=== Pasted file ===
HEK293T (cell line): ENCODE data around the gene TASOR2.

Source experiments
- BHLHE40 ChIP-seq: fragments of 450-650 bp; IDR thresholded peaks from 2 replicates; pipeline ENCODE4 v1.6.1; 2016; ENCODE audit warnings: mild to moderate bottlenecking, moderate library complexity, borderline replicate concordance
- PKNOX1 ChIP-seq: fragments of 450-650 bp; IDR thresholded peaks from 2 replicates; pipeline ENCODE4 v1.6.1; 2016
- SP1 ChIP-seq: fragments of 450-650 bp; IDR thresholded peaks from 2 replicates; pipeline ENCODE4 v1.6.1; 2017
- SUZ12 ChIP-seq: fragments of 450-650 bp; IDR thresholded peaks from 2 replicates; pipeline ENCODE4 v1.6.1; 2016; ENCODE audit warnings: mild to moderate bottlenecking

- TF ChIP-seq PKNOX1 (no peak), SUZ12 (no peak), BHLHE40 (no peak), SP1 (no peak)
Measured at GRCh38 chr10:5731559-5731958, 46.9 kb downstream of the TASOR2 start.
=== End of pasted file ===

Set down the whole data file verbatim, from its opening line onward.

HEK293T (cell line): ENCODE data around the gene TASOR2.

Source experiments
- BHLHE40 ChIP-seq: fragments of 450-650 bp; IDR thresholded peaks from 2 replicates; pipeline ENCODE4 v1.6.1; 2016; ENCODE audit warnings: mild to moderate bottlenecking, moderate library complexity, borderline replicate concordance
- PKNOX1 ChIP-seq: fragments of 450-650 bp; IDR thresholded peaks from 2 replicates; pipeline ENCODE4 v1.6.1; 2016
- SP1 ChIP-seq: fragments of 450-650 bp; IDR thresholded peaks from 2 replicates; pipeline ENCODE4 v1.6.1; 2017
- SUZ12 ChIP-seq: fragments of 450-650 bp; IDR thresholded peaks from 2 replicates; pipeline ENCODE4 v1.6.1; 2016; ENCODE audit warnings: mild to moderate bottlenecking

- TF ChIP-seq PKNOX1 (no peak), SUZ12 (no peak), BHLHE40 (no peak), SP1 (no peak)
Measured at GRCh38 chr10:5731559-5731958, 46.9 kb downstream of the TASOR2 start.